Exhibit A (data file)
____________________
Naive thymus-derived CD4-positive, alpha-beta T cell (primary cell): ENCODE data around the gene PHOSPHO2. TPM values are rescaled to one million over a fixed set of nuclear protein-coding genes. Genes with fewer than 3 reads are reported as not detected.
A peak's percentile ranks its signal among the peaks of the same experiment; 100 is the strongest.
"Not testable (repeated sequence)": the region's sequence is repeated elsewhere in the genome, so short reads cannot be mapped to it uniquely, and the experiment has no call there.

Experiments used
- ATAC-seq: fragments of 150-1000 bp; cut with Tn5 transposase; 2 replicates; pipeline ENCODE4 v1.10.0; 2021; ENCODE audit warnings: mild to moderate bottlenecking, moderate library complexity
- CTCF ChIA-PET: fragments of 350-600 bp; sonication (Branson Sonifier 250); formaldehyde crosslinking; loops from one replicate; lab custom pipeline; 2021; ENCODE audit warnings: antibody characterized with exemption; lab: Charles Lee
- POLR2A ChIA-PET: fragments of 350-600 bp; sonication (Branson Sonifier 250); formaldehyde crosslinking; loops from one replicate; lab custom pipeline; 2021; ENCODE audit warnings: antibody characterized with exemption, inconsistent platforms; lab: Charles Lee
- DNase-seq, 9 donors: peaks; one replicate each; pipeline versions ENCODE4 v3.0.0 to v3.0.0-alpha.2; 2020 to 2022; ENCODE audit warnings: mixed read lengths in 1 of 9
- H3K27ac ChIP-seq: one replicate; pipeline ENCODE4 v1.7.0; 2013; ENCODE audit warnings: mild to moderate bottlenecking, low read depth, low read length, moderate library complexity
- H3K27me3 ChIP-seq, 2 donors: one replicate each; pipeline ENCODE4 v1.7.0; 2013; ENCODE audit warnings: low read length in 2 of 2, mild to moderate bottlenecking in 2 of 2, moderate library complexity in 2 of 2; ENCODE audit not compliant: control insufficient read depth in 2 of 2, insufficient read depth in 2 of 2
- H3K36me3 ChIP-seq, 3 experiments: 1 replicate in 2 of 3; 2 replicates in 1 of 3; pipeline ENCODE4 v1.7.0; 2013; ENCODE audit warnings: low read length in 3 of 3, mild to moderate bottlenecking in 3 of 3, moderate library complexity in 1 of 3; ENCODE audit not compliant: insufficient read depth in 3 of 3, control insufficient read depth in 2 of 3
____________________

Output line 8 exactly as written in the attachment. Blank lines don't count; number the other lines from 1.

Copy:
- DNase-seq, 9 donors: peaks; one replicate each; pipeline versions ENCODE4 v3.0.0 to v3.0.0-alpha.2; 2020 to 2022; ENCODE audit warnings: mixed read lengths in 1 of 9